Allison Fluke-Ekren, the first American to be prosecuted as an ex-leader of an Islamic State battalion

It is the story of an American who grew up in a Midwestern village near Topeka, the capital of Kansas. Daughter and granddaughter of veterans, she lived an ordinary childhood, before studying biology at the University of Kansas and discovering the Muslim religion at the Islamic School of Kansas City. The young woman continued her studies with a master’s degree in teaching in Indiana, another rather peaceful state. After a first marriage which does not last but from which two children are born, the young woman marries a Turkish student with whom she will have five other children. In 2008, the couple moved to Egypt, to Cairo. Allison Fluke-Ekren is fluent in Arabic.

In 2011, the family moved to Benghazi, Libya. The following year, during the attack on a United States building, the young woman allegedly retrieved documents from the premises of the American diplomatic mission, before transmitting them to the terrorist organization Ansar al-Shariah . The couple then travel to Syria where the husband oversees Islamic State snipers. After a stay in Mosul in Iraq, the family returns to Syria. Allison Fluke-Ekren’s husband is killed by an airstrike while conducting reconnaissance for a terrorist attack.

After successively marrying two other jihadists – both killed fighting for the Islamic State – Allison Fluke-Ekren continues to be involved in the organization. According to the prosecution, she admits having imagined attacks in the United States, projects that did not materialize and which would have received the consent of Abu Bakr Al-Baghdadi, the leader of the terrorist group. US prosecutors also say that the young woman provided military training to around 100 women in Syria, many of them very young. Sometimes they were girls of about ten years old, enlisted by force. She reportedly taught them how to use assault rifles and explosive belts. A know-how that would have earned her to be appointed by the Islamic State in 2017 at the head of a women’s battalion, a position rarely granted.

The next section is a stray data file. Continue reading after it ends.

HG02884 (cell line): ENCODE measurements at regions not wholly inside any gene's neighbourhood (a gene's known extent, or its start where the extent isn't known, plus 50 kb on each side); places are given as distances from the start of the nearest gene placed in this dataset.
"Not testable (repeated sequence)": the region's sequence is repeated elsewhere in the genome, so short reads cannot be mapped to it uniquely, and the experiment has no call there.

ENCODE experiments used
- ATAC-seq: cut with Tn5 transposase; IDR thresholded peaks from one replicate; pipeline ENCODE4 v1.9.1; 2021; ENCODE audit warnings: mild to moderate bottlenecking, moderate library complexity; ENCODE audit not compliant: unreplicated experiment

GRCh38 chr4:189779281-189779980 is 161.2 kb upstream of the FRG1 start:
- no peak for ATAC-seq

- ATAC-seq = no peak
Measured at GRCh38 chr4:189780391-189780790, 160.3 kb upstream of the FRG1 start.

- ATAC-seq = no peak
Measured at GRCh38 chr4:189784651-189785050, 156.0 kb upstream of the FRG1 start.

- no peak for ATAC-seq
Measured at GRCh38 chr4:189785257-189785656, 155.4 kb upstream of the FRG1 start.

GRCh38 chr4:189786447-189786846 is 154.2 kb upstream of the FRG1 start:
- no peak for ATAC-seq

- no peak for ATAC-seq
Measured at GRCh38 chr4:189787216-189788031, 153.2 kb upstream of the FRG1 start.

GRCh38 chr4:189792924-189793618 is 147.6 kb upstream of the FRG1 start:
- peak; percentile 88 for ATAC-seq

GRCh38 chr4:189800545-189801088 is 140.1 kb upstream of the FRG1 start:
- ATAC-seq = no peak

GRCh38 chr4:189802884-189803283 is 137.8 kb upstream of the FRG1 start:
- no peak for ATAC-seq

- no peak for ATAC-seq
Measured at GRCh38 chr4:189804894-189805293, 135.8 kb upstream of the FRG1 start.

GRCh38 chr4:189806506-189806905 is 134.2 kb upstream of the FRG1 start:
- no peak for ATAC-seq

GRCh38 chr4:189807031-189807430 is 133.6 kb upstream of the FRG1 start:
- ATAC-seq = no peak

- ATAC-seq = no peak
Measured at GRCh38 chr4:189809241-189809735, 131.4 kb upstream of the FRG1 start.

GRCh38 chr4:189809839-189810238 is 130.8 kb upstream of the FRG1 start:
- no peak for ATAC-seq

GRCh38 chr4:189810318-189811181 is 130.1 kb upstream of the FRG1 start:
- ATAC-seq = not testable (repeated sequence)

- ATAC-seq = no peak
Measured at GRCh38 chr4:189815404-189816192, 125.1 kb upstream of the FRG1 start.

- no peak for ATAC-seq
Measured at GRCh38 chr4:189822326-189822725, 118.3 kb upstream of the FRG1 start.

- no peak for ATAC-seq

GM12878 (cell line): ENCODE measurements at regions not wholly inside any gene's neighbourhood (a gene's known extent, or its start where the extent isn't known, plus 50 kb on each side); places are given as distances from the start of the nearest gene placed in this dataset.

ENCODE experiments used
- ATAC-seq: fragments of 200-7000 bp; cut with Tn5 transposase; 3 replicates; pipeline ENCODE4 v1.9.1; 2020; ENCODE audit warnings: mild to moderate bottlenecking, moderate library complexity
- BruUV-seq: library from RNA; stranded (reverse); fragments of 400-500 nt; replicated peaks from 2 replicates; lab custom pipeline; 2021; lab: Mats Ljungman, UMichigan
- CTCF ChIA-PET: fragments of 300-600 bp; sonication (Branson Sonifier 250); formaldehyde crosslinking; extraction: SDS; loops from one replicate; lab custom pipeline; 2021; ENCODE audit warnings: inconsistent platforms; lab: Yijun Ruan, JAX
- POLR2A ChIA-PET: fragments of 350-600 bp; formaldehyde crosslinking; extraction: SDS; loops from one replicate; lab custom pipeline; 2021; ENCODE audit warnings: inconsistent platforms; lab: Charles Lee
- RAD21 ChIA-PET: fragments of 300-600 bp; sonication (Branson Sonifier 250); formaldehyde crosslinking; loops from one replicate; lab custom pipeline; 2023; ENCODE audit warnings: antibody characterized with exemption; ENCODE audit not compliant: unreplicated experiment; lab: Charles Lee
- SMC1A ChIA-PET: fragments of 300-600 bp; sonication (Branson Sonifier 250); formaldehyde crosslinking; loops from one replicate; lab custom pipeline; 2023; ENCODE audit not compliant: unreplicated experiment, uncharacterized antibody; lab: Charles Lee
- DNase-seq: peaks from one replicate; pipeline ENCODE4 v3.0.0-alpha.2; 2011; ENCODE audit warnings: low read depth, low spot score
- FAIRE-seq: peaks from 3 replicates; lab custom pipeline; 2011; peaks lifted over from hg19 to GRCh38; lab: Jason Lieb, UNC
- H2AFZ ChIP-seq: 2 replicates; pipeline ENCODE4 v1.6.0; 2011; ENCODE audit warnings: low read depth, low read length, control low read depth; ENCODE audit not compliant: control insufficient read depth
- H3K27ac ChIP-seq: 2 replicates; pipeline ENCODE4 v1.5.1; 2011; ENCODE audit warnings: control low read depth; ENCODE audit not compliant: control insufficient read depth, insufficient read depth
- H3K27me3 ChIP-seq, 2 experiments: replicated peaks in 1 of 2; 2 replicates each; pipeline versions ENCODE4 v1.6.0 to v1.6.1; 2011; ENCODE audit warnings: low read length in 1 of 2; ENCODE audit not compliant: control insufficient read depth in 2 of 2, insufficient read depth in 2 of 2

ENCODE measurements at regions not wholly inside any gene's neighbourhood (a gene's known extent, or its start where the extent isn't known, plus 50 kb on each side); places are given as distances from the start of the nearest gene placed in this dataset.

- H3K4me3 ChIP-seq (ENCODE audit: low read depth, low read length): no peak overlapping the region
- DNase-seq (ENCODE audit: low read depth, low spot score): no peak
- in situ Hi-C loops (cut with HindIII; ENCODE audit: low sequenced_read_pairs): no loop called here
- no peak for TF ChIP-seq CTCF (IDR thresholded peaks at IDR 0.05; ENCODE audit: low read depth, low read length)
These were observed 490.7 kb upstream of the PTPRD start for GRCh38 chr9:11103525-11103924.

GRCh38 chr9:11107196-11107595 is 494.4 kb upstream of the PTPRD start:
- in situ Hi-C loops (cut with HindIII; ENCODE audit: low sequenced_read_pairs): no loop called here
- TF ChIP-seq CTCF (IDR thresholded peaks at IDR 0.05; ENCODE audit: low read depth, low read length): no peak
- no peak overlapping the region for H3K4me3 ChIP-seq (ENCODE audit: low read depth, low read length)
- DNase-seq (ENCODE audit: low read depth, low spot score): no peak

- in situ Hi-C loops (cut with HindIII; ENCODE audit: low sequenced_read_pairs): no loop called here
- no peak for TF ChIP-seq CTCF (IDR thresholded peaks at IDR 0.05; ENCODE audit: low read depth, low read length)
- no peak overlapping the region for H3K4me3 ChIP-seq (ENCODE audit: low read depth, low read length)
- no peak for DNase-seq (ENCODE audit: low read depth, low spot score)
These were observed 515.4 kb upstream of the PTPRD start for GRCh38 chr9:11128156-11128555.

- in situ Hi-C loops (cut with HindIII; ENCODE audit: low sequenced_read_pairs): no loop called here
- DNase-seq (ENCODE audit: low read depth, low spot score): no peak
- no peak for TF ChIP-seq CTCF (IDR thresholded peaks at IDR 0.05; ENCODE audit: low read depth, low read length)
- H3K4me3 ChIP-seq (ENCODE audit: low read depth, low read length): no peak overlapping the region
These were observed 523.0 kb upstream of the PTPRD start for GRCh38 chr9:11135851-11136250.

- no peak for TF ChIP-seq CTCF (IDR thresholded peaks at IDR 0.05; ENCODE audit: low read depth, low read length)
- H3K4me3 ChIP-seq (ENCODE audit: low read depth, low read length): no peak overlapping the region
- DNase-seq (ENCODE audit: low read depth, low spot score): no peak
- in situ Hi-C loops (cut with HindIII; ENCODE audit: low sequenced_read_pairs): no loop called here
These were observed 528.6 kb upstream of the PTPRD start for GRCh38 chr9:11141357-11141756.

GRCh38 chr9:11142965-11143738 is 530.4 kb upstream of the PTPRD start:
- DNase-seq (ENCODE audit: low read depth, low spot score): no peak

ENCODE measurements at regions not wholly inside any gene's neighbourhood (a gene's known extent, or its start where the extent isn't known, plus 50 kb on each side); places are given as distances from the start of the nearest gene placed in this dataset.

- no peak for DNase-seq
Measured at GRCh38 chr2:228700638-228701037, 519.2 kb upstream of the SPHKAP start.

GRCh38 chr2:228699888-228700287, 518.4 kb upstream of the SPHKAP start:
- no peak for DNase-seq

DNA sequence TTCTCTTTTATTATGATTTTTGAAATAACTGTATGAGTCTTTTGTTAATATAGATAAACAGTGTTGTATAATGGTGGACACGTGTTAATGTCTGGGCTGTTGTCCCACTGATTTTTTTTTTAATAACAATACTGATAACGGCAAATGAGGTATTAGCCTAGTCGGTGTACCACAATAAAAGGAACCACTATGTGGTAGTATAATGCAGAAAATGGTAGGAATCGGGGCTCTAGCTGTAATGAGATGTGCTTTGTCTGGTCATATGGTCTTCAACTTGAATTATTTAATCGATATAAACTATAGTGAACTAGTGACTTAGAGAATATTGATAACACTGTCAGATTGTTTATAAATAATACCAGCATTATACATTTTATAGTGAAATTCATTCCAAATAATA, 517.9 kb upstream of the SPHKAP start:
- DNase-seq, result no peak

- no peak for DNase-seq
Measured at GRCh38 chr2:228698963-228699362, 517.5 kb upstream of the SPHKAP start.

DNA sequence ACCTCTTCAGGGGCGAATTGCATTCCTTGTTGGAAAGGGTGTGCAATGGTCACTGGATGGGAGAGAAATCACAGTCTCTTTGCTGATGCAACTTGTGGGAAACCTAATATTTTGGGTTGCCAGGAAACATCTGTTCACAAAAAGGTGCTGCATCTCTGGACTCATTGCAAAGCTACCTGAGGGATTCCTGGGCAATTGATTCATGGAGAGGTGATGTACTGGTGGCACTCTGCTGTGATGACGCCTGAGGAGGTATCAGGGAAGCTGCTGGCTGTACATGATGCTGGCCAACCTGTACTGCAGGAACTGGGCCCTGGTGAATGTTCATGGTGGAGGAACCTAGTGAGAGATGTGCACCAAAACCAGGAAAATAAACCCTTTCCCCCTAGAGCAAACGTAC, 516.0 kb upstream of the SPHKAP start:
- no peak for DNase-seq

After separating from her fifth husband, Allison Fluke-Ekren reportedly turned herself in to local police in Syria near Aleppo as the Islamic State group was routed. Detained in the region, she tries to make believe in her own death to escape legal proceedings in the United States. But American justice finally caught up with her and repatriated her last January. Tried in June in Alexandria, near Washington, she pleaded guilty to “support for a terrorist enterprise”. She is the first American to be prosecuted for assuming a leadership role in the Islamic State.

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